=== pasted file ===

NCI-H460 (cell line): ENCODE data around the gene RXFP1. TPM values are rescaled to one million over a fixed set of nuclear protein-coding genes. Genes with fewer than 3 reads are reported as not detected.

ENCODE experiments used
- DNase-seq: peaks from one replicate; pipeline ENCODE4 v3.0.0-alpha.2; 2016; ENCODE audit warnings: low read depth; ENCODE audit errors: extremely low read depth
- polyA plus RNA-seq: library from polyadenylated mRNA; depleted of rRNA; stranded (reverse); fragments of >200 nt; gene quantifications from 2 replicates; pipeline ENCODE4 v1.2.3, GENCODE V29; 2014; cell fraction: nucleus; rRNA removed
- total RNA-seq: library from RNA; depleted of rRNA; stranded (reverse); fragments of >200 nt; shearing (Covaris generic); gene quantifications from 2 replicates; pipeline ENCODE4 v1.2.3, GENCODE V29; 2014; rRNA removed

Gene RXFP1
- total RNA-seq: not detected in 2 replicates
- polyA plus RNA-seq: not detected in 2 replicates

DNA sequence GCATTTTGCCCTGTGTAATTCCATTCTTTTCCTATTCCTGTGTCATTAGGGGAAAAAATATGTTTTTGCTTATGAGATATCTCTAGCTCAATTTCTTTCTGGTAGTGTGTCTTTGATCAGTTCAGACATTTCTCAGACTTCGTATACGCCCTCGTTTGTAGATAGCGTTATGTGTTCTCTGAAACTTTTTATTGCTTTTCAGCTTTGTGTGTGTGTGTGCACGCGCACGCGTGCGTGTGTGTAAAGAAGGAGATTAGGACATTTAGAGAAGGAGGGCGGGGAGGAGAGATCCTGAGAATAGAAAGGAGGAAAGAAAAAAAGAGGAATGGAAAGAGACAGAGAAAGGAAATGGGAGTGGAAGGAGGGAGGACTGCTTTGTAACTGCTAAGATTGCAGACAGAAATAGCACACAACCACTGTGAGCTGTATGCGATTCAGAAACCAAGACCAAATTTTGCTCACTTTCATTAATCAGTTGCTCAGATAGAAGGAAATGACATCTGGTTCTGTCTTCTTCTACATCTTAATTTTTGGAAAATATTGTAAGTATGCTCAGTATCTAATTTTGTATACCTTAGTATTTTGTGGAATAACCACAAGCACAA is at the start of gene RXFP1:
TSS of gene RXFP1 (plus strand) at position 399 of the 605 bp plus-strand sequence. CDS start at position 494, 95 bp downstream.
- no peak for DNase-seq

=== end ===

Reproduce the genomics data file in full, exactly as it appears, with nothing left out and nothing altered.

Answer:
NCI-H460 (cell line): ENCODE data around the gene RXFP1. TPM values are rescaled to one million over a fixed set of nuclear protein-coding genes. Genes with fewer than 3 reads are reported as not detected.

ENCODE experiments used
- DNase-seq: peaks from one replicate; pipeline ENCODE4 v3.0.0-alpha.2; 2016; ENCODE audit warnings: low read depth; ENCODE audit errors: extremely low read depth
- polyA plus RNA-seq: library from polyadenylated mRNA; depleted of rRNA; stranded (reverse); fragments of >200 nt; gene quantifications from 2 replicates; pipeline ENCODE4 v1.2.3, GENCODE V29; 2014; cell fraction: nucleus; rRNA removed
- total RNA-seq: library from RNA; depleted of rRNA; stranded (reverse); fragments of >200 nt; shearing (Covaris generic); gene quantifications from 2 replicates; pipeline ENCODE4 v1.2.3, GENCODE V29; 2014; rRNA removed

Gene RXFP1
- total RNA-seq: not detected in 2 replicates
- polyA plus RNA-seq: not detected in 2 replicates

DNA sequence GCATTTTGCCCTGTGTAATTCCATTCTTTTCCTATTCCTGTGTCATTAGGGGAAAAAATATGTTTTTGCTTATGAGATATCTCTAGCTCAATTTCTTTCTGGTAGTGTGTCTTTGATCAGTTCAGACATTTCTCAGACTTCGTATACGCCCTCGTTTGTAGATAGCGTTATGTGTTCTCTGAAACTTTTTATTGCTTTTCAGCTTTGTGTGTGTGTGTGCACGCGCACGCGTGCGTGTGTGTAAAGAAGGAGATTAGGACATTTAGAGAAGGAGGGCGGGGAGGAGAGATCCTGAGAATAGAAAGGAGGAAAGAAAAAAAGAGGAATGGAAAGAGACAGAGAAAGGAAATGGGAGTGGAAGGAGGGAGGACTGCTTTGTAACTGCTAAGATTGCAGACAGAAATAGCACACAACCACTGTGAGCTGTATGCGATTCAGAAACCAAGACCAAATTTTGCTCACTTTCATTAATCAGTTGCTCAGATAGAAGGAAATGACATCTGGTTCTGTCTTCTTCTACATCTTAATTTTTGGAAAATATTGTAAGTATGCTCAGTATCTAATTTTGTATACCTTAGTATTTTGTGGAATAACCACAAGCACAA is at the start of gene RXFP1:
TSS of gene RXFP1 (plus strand) at position 399 of the 605 bp plus-strand sequence. CDS start at position 494, 95 bp downstream.
- no peak for DNase-seq